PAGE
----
Today, when we talk about Amazon, we talk about two of them. Amazon is successful but bloodless like Walmart. Amazon is disruptive but it's also making things hard for a lot of people. Amazon is asking a lot from its employees, and its vendors, and its shareholders, and even in some ways its customers – but that it's all to be expected because disruption is messy, and innovation means creation, and creation is destructive, and so on.

For Amazon and tech in general, that is all fine for right now, but here's what's changing: As the disconnect widens, we'll have to choose a side. We may have started this decision this weekend. Are we all for disruption and innovation at any costs, or do we start pulling back because we are starting to see the costs in terms of human lives? This isn't just a question about Amazon. It's a question about where we want the tech industry to navigate in coming years.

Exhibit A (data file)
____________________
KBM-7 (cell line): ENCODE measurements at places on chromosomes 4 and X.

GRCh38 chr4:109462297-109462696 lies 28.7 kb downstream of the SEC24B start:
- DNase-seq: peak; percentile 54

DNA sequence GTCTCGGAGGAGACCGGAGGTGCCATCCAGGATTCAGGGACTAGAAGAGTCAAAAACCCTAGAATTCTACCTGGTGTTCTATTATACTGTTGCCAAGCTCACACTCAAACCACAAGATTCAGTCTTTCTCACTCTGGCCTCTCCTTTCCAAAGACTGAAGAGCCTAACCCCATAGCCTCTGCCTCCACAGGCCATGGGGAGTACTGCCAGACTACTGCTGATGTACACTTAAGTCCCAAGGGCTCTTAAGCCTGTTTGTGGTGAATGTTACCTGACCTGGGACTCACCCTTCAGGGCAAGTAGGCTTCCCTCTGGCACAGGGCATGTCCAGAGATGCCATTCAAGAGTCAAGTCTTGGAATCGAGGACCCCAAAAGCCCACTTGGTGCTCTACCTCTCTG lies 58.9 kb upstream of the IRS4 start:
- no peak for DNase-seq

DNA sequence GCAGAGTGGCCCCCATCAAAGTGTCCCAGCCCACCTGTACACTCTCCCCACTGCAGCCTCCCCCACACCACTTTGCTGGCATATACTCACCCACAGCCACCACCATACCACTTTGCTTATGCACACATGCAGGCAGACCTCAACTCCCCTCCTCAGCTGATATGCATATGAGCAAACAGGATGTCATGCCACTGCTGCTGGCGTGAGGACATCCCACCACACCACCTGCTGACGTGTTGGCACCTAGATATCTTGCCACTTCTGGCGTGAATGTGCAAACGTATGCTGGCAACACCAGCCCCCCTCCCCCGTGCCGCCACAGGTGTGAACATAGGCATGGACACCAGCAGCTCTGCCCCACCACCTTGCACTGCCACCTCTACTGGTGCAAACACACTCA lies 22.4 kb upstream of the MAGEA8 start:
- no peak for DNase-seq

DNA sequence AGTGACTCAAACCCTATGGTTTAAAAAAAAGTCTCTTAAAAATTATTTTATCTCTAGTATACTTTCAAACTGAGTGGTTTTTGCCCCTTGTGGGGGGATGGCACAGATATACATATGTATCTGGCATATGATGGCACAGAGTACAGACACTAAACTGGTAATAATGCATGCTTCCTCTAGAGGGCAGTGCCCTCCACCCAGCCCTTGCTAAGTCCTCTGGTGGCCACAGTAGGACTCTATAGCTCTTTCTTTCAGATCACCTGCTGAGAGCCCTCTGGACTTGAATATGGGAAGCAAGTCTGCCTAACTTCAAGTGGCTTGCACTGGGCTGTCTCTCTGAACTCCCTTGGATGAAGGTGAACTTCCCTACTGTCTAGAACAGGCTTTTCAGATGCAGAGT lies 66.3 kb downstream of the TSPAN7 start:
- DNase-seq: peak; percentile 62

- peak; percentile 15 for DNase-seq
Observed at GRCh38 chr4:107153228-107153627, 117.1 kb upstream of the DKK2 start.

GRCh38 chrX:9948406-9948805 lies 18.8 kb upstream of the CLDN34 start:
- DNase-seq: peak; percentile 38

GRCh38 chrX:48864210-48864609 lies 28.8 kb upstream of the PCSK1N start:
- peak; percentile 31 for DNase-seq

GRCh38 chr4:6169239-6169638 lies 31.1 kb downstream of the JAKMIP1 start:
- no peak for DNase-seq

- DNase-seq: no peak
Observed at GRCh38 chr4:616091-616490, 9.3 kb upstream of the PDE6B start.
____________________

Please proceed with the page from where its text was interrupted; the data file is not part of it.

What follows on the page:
Which side of the disconnect would I choose, if I had to? A day after I read the Times story, my wife – who does not work in tech and knows Amazon only as a longtime customer - came to me and asked if I read it. I said yes, explaining a lot of what I said above about my reaction. She listened carefully, and then shook her head. “This is a shitty company,” she said. “I was about to sign up for Amazon Prime, but there is no way now.” And I haven't found an argument against that yet.